• Nerve conduction studies[ NCV] to record how well nerves are working and their conductivity pattern.

How is chronic pain treated?

Although there is no single cure is available for chronic pain, there are many ways to treat and manage it. The first step should be to treat any underlying conditions that may cause pain. These treatment methods will vary according to the specific disease or medical condition. The treatment also will depend on the type of chronic pain involved. It is recommended that a team of pain physician, neurologist, a physiatrist with the patient to develop a comprehensive plan for treating and managing pain, instead of relying solely on medications. The focus should be on the development of self-management skills, along with lifestyle changes and efforts to improve physical and mental health. The plan should include psychological and behavioural therapy. it is a holistic approach ideally.

Drug treatments for chronic pain

  • Analgesics (pain relievers): The use of pain relievers is the most common method for treating chronic pain. These drugs do not work in all cases, however.
    • Non-narcotic pain relievers: Nonsteroidal anti-inflammatory drugs (NSAIDs) 
    • Opioids, opioid-like agents, or combinations of opioids and non-narcotic analgesics
  • Topical products. 

Non-drug treatments for chronic pain

  • Exercise: Light to moderate exercise may help improve blood and oxygen flow to muscles and reduce stress. It may be especially helpful for people with low back pain, arthritis, psychogenic pain, and many others.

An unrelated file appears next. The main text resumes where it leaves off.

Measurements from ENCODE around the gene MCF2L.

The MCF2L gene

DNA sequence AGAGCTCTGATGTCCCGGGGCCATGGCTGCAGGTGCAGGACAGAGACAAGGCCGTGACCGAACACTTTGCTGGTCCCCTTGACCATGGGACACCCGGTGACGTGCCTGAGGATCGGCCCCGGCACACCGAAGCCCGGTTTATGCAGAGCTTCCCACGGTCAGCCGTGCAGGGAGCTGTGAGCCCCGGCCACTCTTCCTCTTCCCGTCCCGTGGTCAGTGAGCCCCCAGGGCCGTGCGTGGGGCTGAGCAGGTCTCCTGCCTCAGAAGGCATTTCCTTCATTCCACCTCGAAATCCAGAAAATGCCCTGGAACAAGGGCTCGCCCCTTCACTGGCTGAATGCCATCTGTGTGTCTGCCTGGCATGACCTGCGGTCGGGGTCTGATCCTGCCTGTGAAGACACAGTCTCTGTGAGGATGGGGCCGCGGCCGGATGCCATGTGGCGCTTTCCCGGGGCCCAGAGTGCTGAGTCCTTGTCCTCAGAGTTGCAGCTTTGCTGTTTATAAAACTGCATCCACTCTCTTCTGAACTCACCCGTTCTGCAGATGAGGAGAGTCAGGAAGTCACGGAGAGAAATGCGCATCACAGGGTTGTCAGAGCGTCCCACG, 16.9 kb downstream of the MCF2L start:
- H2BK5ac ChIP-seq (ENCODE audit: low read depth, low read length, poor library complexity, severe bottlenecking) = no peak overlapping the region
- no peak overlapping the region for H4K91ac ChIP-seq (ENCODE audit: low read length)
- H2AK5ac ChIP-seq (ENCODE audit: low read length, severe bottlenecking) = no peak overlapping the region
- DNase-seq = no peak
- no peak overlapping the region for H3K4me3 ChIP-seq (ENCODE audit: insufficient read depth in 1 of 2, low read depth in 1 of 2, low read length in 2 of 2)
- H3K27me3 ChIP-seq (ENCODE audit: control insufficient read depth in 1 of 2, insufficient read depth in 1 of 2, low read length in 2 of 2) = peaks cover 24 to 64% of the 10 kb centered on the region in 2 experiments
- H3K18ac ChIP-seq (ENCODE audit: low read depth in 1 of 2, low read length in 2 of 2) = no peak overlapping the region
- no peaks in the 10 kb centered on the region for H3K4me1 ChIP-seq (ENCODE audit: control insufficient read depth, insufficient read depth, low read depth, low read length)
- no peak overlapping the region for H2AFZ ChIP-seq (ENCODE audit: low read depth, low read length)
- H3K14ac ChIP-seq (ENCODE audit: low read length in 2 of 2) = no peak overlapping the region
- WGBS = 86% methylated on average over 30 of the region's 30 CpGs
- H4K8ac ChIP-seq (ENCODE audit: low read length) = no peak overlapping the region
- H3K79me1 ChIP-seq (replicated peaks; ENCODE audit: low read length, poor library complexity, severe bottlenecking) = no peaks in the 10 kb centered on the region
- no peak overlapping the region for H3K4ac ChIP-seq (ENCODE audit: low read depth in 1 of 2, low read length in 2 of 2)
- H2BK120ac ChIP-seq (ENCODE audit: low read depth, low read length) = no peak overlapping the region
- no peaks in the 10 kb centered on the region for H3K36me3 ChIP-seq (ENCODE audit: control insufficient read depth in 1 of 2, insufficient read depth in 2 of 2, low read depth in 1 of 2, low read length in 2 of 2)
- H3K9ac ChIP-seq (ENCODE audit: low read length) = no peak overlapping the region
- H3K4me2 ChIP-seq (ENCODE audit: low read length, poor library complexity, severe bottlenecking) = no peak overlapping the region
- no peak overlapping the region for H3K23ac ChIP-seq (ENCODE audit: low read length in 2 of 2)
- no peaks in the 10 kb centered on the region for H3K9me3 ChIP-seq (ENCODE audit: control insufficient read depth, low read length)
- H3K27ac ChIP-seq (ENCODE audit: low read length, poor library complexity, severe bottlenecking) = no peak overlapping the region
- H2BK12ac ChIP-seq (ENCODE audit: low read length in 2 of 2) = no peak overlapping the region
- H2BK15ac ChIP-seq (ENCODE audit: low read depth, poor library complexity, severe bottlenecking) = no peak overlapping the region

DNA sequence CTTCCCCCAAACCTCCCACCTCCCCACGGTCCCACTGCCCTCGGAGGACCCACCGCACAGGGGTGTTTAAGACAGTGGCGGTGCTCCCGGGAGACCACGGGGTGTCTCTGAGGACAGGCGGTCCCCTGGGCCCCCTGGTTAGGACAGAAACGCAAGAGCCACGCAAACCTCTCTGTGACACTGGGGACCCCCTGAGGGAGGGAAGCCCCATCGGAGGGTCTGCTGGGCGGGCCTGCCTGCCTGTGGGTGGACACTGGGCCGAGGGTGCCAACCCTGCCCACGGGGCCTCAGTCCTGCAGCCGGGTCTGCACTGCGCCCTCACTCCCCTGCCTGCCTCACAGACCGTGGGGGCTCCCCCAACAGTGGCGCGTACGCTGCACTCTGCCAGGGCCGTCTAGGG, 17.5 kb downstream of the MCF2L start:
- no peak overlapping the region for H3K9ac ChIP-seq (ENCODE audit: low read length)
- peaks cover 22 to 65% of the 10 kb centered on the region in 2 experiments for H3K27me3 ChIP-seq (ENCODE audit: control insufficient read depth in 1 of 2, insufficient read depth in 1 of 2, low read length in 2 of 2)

• Heat and/or cold application: Applying heat and/or cold regularly to a sore area via a safe mechanism (such as hot or cold packs that have temperature limits built in to prevent burning or freezing skin) can be very effective for treating many types of pain.
  • Acupuncture: Acupuncture done by a trained therapist can provide relief for all types of chronic pain. but it subjective too.
  • Massage: Massage therapy is effective for muscle and mechanical pain and may be useful for other kinds of chronic pain as well. just as we do in physiotherapy treatment.
  • Spinal cord stimulation: Electrodes are placed inside the epidural part of the spinal cord. The patient can send an electrical signal in pulses wave to the spinal cord using an implanted electrical pulse generator. The electrical impulses interrupt the pain signal to the brain providing relief.
  • Deep brain stimulation: This technique is only used to treat chronic pain in cases that do not respond to more medical conservative treatment. It requires neurosurgical stimulation of areas of the brain, usually the motor cortex or thalamus.

Drug treatment for Chronic pain:

  • Antidepressants.
  • Anticonvulsants (anti-epileptics): These drugs may be used to treat various neuropathic pain conditions. Such conditions include nerve injuries and diabetic nerve pain.
  • Sedatives/anti-anxiety agents: 
  • Muscle relaxants.
  • Corticosteroids.
  • Antirheumatics/immunological agents.
  • Botulinum toxins.